The internationally recognized Palestinian territories of which the West Bank and East Jerusalem form a part have been occupied by the Israeli military since 1967.

(Source / 14.03.2014)

Jordan police clash with anti-Israeli protesters

Scuffles have broken out between Jordanian security forces and furious protesters who were trying to storm the Israeli embassy in the capital city of Amman.

Clashes erupted on Friday after thousands of people took to the streets in a rally led by Jordan’s Muslim Brotherhood to voice anger over the killing of a Jordanian judge by Israeli troops.

Security forces clashed with protesters who attempted to push their way through a line of riot police and reach the Israeli embassy.

Demonstrators also burned an Israeli flag and carried a mock coffin for the slain judge.

On Monday, Raed Za’atar was shot dead at Allenby Bridge Terminal on the border between Jordan and the occupied West Bank.

Israeli authorities who control the border claim Za’atar tried to grab a rifle from a soldier at the border crossing.

The killing sparked uproar in Jordan and triggered street protests across the country.

Jordanian protesters are calling on the government to expel the Israeli ambassador in Amman and annul Jordan’s 1994 peace treaty with the Israeli regime.

Earlier in the week, Jordanian MPs condemned the killing as a violation of the peace treaty, while lawyers and judges also staged a protest outside the Palace of Justice in Amman to demand the deportation of Israeli diplomats from the Arab country.

In February, the Jordanian parliament unanimously voted to expel the Israeli ambassador and recall Amman’s envoy after the Israeli parliament debated taking over a holy site in al-Quds (Jerusalem) administered by Jordanians.

But the non-binding vote has yet to prompt any action by the Jordanian cabinet.

(Source / 14.03.2014)

Yemeni rebels demand government resignation

Thousands of Zaidi rebels marched through a provincial capital in northern Yemen on Friday to demand the resignation of the central government, which they accused of corruption, witnesses said.

With many toting assault rifles and accompanied by vehicles mounted with rocket launchers, they chanted “down with the corrupt government,” as they paraded on the streets of Omran.

They were closely watched by a large number of troops and security forces, backed up by tanks and other armored vehicles.

They also demanded the sacking of provincial governor Mohammed Hassan Dammaj, a member of the al-Islah party, an alliance of tribal notables and Islamists, as well as of General Hamid al-Qushaiby, commander of the army’s 310th Armored Brigade.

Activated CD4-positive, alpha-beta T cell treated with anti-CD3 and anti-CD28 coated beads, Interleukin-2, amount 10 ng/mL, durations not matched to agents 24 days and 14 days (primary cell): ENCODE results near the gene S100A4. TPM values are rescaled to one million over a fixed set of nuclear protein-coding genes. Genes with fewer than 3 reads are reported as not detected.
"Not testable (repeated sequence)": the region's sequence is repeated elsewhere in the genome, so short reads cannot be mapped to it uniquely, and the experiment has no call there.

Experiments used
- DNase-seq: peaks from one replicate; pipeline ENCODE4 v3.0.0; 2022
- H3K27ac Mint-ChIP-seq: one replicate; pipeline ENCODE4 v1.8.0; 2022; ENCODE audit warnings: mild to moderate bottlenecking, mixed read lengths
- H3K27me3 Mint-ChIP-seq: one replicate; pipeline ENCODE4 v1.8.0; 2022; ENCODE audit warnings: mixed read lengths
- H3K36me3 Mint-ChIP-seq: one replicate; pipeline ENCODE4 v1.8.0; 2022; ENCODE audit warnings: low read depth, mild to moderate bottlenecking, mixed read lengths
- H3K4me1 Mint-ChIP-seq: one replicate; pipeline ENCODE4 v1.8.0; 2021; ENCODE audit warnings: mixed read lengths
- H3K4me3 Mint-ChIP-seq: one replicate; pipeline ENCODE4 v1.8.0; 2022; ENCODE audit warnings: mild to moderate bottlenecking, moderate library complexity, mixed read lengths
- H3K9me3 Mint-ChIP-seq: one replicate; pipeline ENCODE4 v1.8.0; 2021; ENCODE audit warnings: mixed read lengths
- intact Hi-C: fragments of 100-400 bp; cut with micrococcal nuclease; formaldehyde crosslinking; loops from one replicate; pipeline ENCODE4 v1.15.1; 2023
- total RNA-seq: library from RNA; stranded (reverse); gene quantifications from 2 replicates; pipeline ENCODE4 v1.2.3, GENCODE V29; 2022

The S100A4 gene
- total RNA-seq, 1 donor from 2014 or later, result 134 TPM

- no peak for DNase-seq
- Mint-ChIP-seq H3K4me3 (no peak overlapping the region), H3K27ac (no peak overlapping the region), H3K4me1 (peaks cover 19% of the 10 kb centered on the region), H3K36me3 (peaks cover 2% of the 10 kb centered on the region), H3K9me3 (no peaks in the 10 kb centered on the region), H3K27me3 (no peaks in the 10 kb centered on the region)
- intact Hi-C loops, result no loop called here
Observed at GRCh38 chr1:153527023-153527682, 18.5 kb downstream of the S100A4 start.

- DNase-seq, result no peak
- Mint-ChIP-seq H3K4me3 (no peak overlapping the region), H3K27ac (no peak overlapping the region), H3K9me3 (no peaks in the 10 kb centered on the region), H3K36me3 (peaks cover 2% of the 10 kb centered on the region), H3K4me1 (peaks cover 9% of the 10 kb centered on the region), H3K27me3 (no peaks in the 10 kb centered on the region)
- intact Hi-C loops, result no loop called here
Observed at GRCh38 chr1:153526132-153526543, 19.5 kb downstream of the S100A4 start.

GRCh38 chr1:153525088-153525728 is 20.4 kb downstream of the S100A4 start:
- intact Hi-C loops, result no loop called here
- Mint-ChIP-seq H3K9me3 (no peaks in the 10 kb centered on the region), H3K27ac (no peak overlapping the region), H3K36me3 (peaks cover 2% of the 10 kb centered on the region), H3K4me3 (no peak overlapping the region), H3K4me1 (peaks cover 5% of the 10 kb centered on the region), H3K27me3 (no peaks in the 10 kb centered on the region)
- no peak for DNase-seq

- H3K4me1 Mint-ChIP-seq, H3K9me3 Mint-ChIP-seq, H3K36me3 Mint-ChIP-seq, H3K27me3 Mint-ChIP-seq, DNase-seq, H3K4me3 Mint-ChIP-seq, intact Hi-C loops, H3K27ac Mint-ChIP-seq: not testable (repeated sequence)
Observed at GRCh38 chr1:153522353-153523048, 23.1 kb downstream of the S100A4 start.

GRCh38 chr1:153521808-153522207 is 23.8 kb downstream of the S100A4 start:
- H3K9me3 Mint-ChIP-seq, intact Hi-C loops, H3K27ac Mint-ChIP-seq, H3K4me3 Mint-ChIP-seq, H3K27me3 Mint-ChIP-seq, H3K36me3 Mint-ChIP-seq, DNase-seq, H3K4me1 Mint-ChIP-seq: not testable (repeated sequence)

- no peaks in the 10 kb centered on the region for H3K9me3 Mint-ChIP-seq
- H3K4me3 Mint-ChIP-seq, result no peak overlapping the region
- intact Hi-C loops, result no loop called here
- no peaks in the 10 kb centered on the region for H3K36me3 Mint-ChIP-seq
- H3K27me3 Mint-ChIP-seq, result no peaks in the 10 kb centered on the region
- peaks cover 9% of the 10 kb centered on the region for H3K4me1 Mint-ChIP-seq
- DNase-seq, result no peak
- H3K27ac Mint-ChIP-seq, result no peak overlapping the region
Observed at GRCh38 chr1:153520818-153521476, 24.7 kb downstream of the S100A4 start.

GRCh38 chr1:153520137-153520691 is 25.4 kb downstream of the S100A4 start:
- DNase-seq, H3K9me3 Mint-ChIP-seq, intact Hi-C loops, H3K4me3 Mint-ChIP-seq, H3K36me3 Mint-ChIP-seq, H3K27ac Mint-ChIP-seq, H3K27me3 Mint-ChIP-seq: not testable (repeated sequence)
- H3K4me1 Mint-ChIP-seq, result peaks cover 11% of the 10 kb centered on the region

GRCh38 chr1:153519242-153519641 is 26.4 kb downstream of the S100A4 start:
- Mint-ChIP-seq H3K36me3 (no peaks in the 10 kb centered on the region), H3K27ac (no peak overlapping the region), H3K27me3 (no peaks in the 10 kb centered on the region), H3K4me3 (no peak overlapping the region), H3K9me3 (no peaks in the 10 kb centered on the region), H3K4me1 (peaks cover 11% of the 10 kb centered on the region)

Last month, President Abd-Rabbu Mansour Hadi and party leaders in Sanaa agreed to transform the restive country into a six-region federation as part of a political transition.

The rebels, who complain that Yemen would be divided into rich and poor regions under the plan, have been trying to enlarge their zone of influence by pushing out from their mountain strongholds in the far north to areas closer to the capital.

In early February, they seized areas in Omran province, leaving more than 150 people dead and overrunning the home base of the al-Ahmar clan, traditional leaders of the powerful Hashid tribal confederation and of the Islah party.

Military sources said their objective is to seize Omran city and, from there, lay siege to Sanaa.

An army officer in Omran told AFP Friday that the rebels had been allowed into the city to demonstrate after giving assurances that there would be no violence.

Friday’s demonstration, which passed off peacefully, came a day after six rebels and two soldiers were killed in a firefight near Sanaa, as the rebels pressed southward.

That exchange came after days of clashes between the rebels, known as Ansarullah (Partisans of God), and tribesmen loyal to the al-Ahmar clan, in which at least 22 people have been reported killed since the weekend.

(Source / 14.03.2014)

Armed settlers occupy village land in Hebron

On Tuesday 11th March 2014 villagers from Arab ar Rashyaida, 15 kilometers (10 miles) west of Hebron, noticed that a large tent and industrial digger had moved onto a hill top on a villagers land. ISM Hebron was called and accompanied local people and Palestinian activists to confront the settlers.DSC00677